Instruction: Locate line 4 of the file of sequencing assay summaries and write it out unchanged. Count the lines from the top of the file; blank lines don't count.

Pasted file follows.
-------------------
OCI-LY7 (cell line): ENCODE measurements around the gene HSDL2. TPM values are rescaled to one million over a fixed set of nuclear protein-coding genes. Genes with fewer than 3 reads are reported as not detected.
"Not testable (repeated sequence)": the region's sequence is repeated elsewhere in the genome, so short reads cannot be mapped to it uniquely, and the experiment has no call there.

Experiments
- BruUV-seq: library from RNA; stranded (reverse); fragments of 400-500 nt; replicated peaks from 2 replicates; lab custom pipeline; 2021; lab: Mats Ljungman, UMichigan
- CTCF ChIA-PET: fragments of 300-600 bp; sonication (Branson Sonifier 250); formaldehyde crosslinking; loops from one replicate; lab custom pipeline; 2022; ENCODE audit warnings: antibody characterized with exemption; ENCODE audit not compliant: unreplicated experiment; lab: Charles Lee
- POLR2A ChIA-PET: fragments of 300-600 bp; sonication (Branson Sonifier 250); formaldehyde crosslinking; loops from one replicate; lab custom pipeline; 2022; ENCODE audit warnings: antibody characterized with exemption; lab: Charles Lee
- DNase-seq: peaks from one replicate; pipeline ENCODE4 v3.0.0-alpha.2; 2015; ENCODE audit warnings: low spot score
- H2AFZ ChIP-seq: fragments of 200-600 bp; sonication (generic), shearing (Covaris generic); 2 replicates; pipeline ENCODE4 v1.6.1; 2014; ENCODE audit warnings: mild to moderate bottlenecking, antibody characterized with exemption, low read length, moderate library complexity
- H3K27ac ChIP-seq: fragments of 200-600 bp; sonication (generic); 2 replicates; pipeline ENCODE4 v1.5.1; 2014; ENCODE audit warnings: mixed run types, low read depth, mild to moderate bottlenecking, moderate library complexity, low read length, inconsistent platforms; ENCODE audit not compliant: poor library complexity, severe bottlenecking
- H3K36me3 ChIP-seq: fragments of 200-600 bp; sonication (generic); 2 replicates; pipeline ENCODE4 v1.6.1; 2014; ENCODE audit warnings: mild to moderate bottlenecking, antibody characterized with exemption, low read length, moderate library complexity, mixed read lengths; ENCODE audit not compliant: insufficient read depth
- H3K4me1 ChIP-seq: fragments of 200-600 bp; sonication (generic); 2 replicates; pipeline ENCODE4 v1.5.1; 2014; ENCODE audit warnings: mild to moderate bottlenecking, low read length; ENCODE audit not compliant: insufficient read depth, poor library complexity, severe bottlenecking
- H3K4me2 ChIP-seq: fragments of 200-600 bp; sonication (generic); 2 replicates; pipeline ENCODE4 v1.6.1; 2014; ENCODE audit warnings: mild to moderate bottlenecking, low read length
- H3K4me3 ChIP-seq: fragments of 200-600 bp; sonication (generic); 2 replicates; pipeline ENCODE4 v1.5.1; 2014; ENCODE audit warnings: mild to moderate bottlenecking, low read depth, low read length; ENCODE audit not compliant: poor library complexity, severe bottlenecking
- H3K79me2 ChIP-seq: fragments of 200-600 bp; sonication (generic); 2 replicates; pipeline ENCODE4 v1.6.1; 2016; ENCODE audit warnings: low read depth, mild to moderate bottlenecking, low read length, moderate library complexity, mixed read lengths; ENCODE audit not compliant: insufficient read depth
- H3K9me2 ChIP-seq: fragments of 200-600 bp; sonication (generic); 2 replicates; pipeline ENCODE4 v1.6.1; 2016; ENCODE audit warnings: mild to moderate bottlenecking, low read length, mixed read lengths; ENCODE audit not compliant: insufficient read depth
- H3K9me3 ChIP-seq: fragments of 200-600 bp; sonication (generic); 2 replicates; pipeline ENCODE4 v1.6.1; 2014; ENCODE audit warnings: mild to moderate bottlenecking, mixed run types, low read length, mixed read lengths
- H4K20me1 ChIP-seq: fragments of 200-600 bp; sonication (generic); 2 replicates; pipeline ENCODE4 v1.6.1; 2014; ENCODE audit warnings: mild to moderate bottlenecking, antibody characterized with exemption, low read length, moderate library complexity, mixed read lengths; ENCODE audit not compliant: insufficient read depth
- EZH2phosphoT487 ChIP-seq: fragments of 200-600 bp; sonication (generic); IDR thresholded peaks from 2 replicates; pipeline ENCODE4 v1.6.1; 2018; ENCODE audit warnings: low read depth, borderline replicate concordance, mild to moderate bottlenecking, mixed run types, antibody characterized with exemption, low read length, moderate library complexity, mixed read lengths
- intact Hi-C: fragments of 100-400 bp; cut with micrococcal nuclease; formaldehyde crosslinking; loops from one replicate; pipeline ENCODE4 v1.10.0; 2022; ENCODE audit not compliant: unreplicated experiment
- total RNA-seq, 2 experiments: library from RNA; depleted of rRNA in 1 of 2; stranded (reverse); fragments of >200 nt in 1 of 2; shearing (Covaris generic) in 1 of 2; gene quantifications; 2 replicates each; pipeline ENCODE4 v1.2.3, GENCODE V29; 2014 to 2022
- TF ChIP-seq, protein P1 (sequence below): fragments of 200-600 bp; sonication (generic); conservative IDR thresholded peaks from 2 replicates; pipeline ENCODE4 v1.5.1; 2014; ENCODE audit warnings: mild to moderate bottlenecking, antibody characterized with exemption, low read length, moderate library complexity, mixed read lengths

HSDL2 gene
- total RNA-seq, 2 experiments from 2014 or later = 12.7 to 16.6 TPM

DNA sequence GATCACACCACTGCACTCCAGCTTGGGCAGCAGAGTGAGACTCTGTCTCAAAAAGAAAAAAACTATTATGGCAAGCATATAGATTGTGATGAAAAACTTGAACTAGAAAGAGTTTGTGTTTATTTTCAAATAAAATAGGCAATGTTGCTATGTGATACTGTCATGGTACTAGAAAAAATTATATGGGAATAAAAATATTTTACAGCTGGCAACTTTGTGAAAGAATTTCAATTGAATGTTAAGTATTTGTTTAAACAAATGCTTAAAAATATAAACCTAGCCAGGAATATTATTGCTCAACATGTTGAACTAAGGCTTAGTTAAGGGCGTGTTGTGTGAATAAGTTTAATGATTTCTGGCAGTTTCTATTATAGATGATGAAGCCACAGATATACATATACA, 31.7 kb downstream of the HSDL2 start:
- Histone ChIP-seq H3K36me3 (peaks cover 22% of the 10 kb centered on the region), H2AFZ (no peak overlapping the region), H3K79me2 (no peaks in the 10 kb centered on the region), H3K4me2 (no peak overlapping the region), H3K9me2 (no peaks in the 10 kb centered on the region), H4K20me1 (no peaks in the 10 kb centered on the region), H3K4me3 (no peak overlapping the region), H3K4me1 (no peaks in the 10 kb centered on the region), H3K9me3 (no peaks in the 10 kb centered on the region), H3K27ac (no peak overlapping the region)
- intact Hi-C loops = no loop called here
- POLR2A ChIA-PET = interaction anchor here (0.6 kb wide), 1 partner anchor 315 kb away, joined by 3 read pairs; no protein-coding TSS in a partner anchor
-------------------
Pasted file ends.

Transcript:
- BruUV-seq: library from RNA; stranded (reverse); fragments of 400-500 nt; replicated peaks from 2 replicates; lab custom pipeline; 2021; lab: Mats Ljungman, UMichigan